The fracking industry is literally screwing the earth to force out oil and gas. The wasteland they leave behind cannot support life as we know it, unless you can see it under a microscope. Fracking is approved all the way up the chain in the federal government and for many state governments. When small towns ban fracking, they get the state government to ban the bans. They often use leases on public land for the right to destroy the land and leave the taxpayer holding the bag to clean it up. Worse, they are pumping their waste back into the ground, poisoning water supplies. So break out your reverse osmosis water filters boys and girls. Our water supplies will not be potable after the frackers get to it. And they will when they sue town after town for access to water supplies.

The final example of self-dealing I want to talk about is Wall Street. Sure, they like to talk about the free market, but they don't seem to mind taking turns manipulating the market for personal gain. We found yet another example of this recently with a $5 billion settlement among the 5 biggest banks in the world. Currency traders among competing banks were found to be coordinating their trades for maximum profit while messing with currency exchange rates. What they did was a felony, but no one is going to jail. Why not? They're too big to fail - without government intervention in the market.

These are just a few examples, but they are all a result of public policy written by and for the 1%. They get their money without taking any risks or accepting accountability for their errors, mistakes or crimes. Ordinary people go to jail for possession of marijuana. They go to jail for protesting. They are shot and killed by police. They have no say in public policy.

This is the choice we are facing in the next presidential election. Do we want someone in the Oval Office and in Congress who is thinking of us, or not?

Friday, May 22, 2015

The double standard of fitness as a utility in Utah

Having a membership at a fitness center is considered a luxury. The odd thing is, Salt Lake County has a network of fitness centers. I know, I finally went to one so that we can provide some recreation for my kids. I was blown away by what I saw.

For a very reasonable fee, my entire family gets access to everything: gym, pools, table tennis, classes and God knows what else. I haven't been able to see everything since our focus lately has been to introduce my oldest daughter to the pool. She's had a blast in the pool, splashing in the water, playing in the fountains, riding the slides (all with Daddy within arms reach) and wading in the pool with Mom and Dad.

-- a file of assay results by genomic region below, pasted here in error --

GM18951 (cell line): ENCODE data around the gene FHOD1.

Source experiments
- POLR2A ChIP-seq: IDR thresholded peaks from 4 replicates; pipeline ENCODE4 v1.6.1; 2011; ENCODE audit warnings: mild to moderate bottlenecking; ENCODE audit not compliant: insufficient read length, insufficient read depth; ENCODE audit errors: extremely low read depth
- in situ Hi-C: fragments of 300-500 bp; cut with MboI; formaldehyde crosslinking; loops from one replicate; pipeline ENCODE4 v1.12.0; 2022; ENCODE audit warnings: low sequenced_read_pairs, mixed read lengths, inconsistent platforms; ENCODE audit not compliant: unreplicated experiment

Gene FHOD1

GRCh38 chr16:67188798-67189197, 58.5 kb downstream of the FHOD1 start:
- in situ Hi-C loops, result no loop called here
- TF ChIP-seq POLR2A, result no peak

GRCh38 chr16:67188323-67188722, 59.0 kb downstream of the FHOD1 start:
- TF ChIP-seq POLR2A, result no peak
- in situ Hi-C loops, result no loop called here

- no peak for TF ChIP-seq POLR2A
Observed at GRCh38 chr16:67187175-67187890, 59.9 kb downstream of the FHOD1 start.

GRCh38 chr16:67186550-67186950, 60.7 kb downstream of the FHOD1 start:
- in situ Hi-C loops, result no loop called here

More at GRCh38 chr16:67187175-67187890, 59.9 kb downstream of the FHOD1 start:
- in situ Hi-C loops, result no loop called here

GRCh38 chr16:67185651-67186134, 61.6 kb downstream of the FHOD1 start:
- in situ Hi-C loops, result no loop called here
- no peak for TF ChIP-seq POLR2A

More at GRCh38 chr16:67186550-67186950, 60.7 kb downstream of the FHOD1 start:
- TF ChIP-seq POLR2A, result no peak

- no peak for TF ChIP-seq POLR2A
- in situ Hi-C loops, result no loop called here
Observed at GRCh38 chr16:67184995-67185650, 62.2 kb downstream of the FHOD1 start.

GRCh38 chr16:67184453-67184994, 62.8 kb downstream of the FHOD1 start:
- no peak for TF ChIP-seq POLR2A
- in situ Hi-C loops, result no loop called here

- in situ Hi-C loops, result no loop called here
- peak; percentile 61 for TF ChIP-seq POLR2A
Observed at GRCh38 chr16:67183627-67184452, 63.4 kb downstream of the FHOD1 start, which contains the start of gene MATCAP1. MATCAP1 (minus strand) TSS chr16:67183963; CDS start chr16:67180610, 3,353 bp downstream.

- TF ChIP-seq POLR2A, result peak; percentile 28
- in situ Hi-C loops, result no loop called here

Membership options in Salt Lake County provide for one or all, and even for access to every fitness center, the pricing is very reasonable. They're probably not as good as privately run fitness centers, but they are good enough. They're not exclusive like some fitness centers, but if you want to appeal to the middle class, you can't be exclusive. Besides, they're partially funded by taxes we all pay here in the county.

Fitness as a public utility competes with private fitness clubs. Yet, there are still plenty of fitness centers here like Gold's Gym, 24 Hour Fitness and get this, there is a place called Gym Jones. How ironic.

I live in a Red State so it would seem that conservatives would scream "bloody socialist" if someone were to even suggest that public fitness centers should exist in Utah. But here, where it's pretty cold for half the year, they take their health and fitness very seriously. Someone in power here knows that not everyone can afford to buy their own fitness equipment or a membership at some exclusive club. So making fitness a public utility provides greater access to exercise at an affordable price to all. This is a fantastic arrangement for everyone concerned and I take part by signing up and showing up with my family.

Fitness as a utility in Utah is not just ironic, it demonstrates a double standard. Utah is mostly rural and people can have a hard time getting broadband where they live. There is a public utility for internet access. It's called Utopia, short for the Utah Telecommunication Open Infrastructure Agency. The promise of Utopia was to provide high speed internet access to every home and every business in the service area - but that promise wasn't kept by the lawmakers of Utah.

Instead of being allowed to thrive, Utopia was attacked by politicians and private enterprise alike. Spokesmen for Comcast and Centurylink go on and on about how government should not provide access to the internet. Legacy incumbent providers that use copper for transmission backed legislation written by ALEC to hobble or prohibit public internet access service in this state. That service is collectively known as municipal broadband.